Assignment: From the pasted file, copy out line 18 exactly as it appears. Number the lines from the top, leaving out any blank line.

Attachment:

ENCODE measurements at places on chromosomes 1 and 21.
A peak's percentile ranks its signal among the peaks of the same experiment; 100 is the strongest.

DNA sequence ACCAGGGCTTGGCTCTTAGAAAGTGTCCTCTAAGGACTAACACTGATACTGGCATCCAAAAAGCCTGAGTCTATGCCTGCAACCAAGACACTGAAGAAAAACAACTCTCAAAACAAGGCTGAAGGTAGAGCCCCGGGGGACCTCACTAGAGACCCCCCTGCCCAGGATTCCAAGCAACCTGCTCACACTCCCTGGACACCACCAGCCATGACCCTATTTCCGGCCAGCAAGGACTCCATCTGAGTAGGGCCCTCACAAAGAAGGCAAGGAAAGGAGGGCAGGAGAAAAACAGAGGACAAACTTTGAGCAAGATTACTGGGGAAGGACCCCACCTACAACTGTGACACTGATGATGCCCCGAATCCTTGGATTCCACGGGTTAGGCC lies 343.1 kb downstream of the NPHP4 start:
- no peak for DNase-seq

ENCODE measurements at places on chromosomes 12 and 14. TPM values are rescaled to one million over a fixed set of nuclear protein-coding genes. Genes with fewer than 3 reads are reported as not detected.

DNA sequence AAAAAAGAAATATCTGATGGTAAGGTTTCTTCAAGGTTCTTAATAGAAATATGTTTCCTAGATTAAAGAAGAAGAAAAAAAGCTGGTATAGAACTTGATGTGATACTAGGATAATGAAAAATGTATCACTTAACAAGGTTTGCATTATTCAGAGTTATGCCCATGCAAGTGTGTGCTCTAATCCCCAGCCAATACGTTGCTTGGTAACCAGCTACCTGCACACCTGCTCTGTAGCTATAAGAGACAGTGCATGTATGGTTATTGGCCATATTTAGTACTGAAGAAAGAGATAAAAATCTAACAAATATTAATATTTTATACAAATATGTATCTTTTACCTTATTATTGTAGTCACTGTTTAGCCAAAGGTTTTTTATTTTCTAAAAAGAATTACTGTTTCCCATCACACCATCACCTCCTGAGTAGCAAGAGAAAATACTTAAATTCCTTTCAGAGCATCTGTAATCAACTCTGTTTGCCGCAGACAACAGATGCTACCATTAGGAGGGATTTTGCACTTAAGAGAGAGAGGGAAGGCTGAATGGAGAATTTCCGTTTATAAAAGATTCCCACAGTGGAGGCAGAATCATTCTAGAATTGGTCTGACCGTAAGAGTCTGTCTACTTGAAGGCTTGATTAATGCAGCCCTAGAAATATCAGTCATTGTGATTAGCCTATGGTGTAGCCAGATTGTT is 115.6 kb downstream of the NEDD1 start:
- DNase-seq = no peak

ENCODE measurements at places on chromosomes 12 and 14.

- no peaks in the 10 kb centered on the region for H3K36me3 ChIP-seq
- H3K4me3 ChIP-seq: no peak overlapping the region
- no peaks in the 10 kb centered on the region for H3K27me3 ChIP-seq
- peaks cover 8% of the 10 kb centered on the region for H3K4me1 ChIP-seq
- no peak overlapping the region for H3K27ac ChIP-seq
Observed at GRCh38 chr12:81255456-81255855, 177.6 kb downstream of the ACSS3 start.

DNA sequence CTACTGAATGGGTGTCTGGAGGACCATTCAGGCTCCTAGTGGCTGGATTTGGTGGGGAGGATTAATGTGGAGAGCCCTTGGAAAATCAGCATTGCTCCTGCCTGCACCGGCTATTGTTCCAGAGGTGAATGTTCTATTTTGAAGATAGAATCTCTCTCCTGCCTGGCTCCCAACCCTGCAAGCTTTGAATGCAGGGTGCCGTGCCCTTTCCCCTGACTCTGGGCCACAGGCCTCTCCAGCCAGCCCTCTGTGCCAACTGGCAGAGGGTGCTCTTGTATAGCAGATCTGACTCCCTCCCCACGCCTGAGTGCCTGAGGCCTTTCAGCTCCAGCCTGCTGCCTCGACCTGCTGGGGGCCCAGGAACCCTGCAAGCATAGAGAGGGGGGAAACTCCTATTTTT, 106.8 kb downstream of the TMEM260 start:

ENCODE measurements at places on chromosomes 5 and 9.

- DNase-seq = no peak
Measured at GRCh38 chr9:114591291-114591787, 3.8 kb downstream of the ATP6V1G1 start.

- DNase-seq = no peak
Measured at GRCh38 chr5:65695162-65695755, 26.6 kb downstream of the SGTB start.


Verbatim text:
Measured at GRCh38 chr9:114591291-114591787, 3.8 kb downstream of the ATP6V1G1 start.